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First look: Audi TT gets the Rs

Turbo twins: Audi has released pictures of its hot new TT RS Roadster and Coupe.

Audi reveals turbo-five TT RS ahead of schedule after pictures leaked on web

23 Feb 2009

AUDI has abandoned its Geneva media embargo and released images and even a sound recording of its hottest TT, powered by a new turbocharged direct-injection 2.5-litre five-cylinder petrol engine that the company claims “produces well above 300bhp” (225kW).

Revealed days ahead of schedule because shots were leaked, the pictures and details were to have been released on March 3 when the Audi TT RS makes its global debut at the Geneva motor show.

The official launch began to unravel when embargoed teaser images were revealed by a German media outlet, and then the full images were scooped on the internet.

The leaks made a mockery of Audi’s attempt to stage an intriguing staggered reveal of its piping-hot TT RS Coupe and Roadster twins.

Nevertheless, the accompanying sound byte, in which the TT RS is heard crackling and popping as it makes a number of full-throttle standing-start and high-speed passes, suggests the modern interpretation of the mid-1980s Audi Quattro’s turbo-five engine will indeed be some thing to behold.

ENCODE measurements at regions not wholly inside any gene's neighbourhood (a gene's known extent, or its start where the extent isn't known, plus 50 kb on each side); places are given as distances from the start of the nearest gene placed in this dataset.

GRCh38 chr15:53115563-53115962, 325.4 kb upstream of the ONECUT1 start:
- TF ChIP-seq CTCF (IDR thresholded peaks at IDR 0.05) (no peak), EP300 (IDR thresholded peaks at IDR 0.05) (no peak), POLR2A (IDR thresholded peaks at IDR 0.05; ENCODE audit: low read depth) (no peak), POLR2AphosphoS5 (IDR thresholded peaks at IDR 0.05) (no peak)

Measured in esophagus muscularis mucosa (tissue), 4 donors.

7 center image Audi’s first RS-badged TT will easily raise the performance bar over the existing TT-S Coupe and Roadster’s 200kW/350Nm 2.0-litre TFSI turbo-four, by employing an engine architecture that’s understood to be related to the 5.0-litre V10 found in the RS6 and, soon, the R8 supercar.

So it should easily eclipse the performance of the 2.0 TFSI (rather than the Passat R36’s 220kW/350Nm 3.6-litre V6) that is expected to power the replacement for the current Golf R32, which should be badged as the R20T.

Volkswagen’s luxury division says the TT RS will hit 100km/h in “nowhere near” five seconds, which would make it noticeably more accelerative than the rapid TT-S Coupe, six-speed S-tronic dual-clutch auto-equipped versions which make the sprint in 5.2 seconds. The TT RS is likely to be a manual-only proposition, however.

Audi has also confirmed that, like the TT-S, the TT RS will come with quattro permanent all-wheel drive, but in this case it will also offer “a sophisticated chassis and stupendous brakes” – presumably meaning a firmer spring/damping package, thicker anti-roll bars and bigger brakes.

The TT RS will feature a more aggressive front bumper with R8-like air intakes and a fixed, rather than speed-dependent, rear wing.

Expect a hefty price premium over the TT-S, which costs $95,003 as a coupe and $99,452 as a convertible, when the most powerful ever TTs eventually go on sale in Australia.

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